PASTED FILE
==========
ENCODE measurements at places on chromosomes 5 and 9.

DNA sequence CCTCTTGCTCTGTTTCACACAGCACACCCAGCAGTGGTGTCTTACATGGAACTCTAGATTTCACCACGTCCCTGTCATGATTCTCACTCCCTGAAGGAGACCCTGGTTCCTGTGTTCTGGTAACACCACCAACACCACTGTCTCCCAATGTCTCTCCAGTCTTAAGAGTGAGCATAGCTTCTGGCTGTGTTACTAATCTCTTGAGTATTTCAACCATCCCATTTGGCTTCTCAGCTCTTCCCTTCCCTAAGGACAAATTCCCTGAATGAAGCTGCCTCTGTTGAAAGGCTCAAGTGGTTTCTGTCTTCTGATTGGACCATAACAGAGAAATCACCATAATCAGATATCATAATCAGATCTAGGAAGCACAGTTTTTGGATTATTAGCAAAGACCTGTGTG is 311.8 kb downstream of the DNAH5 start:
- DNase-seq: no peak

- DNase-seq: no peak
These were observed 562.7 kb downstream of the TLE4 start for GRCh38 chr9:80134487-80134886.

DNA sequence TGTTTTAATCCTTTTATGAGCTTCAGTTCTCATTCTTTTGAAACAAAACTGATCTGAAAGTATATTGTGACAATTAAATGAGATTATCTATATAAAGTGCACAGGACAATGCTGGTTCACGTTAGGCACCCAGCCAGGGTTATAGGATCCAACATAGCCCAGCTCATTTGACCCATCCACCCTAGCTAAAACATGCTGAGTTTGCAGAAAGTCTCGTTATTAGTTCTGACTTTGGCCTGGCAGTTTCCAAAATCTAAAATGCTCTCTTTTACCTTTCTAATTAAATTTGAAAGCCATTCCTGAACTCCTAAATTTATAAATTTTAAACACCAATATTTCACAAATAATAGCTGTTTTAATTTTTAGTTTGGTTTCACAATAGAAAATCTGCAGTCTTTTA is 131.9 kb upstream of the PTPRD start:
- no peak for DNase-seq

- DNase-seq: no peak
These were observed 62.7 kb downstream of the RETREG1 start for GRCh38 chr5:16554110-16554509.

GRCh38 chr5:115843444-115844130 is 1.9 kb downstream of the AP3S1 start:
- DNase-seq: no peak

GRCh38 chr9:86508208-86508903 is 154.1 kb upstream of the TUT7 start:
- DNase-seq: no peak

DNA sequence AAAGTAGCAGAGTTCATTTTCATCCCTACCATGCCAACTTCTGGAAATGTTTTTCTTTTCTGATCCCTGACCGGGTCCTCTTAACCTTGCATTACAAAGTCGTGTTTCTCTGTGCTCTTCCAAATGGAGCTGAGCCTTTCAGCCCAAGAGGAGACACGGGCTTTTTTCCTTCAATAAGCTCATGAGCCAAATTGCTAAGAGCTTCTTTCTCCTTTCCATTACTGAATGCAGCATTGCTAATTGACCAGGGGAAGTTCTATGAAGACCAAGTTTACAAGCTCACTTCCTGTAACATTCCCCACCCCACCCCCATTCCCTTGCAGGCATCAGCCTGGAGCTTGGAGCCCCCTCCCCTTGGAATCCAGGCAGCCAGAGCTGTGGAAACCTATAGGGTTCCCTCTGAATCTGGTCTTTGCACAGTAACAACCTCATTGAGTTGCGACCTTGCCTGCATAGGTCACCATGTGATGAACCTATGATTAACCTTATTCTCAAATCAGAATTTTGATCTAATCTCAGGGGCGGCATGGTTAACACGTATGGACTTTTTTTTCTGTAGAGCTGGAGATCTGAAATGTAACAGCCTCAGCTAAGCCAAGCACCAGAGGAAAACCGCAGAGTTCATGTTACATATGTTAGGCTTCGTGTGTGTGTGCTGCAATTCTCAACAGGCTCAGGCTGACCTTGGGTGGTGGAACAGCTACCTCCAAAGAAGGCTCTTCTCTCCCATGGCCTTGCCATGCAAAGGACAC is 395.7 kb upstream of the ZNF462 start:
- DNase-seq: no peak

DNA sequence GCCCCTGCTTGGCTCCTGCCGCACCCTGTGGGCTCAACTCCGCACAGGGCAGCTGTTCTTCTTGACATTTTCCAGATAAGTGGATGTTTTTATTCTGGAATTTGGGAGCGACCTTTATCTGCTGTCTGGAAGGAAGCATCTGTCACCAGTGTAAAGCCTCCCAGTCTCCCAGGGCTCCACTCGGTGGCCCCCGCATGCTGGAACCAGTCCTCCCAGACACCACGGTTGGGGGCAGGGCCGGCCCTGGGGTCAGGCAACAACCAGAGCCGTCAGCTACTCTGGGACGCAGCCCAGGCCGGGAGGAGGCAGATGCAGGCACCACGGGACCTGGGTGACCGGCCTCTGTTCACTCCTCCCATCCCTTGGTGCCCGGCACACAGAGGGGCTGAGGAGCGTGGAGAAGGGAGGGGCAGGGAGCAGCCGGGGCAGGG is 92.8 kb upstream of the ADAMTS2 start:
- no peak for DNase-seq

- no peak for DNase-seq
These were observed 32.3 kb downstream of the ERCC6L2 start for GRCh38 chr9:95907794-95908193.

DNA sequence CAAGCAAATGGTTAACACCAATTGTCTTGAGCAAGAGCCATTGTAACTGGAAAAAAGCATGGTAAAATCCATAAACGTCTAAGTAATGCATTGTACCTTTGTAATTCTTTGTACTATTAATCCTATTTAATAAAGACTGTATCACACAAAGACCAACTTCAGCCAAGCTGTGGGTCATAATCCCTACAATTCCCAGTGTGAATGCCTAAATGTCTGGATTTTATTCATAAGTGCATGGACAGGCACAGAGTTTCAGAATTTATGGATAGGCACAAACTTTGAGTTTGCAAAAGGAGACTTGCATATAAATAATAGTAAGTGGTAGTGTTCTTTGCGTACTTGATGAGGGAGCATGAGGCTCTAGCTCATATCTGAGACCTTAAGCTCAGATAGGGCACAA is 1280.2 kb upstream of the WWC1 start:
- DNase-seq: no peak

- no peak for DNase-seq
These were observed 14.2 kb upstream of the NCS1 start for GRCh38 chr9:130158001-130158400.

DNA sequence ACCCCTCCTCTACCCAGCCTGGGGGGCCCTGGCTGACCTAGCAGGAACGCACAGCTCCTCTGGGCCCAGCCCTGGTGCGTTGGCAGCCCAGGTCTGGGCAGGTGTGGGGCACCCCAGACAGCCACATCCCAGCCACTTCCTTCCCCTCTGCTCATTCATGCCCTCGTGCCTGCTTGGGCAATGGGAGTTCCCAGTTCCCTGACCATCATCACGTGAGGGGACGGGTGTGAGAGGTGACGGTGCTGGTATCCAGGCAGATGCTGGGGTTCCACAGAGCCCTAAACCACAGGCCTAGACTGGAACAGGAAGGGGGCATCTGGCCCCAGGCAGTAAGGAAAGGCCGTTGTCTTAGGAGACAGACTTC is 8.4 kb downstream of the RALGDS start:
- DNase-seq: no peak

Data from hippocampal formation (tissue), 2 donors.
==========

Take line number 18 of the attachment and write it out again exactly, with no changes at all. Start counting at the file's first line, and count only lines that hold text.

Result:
- no peak for DNase-seq